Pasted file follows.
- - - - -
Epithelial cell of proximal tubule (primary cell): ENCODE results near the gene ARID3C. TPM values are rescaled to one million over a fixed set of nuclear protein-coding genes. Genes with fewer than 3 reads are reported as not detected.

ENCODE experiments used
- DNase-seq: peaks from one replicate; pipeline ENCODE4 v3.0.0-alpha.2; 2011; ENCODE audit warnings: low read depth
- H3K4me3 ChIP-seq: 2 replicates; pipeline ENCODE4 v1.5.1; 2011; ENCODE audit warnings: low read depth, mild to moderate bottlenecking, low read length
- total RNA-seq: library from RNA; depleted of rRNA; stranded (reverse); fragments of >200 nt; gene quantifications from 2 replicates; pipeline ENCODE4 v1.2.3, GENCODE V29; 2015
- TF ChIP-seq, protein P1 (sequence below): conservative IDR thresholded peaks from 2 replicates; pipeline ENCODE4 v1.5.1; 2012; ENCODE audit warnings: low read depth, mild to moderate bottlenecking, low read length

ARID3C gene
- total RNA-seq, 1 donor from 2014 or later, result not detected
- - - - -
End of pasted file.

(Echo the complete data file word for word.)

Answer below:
Epithelial cell of proximal tubule (primary cell): ENCODE results near the gene ARID3C. TPM values are rescaled to one million over a fixed set of nuclear protein-coding genes. Genes with fewer than 3 reads are reported as not detected.

ENCODE experiments used
- DNase-seq: peaks from one replicate; pipeline ENCODE4 v3.0.0-alpha.2; 2011; ENCODE audit warnings: low read depth
- H3K4me3 ChIP-seq: 2 replicates; pipeline ENCODE4 v1.5.1; 2011; ENCODE audit warnings: low read depth, mild to moderate bottlenecking, low read length
- total RNA-seq: library from RNA; depleted of rRNA; stranded (reverse); fragments of >200 nt; gene quantifications from 2 replicates; pipeline ENCODE4 v1.2.3, GENCODE V29; 2015
- TF ChIP-seq, protein P1 (sequence below): conservative IDR thresholded peaks from 2 replicates; pipeline ENCODE4 v1.5.1; 2012; ENCODE audit warnings: low read depth, mild to moderate bottlenecking, low read length

ARID3C gene
- total RNA-seq, 1 donor from 2014 or later, result not detected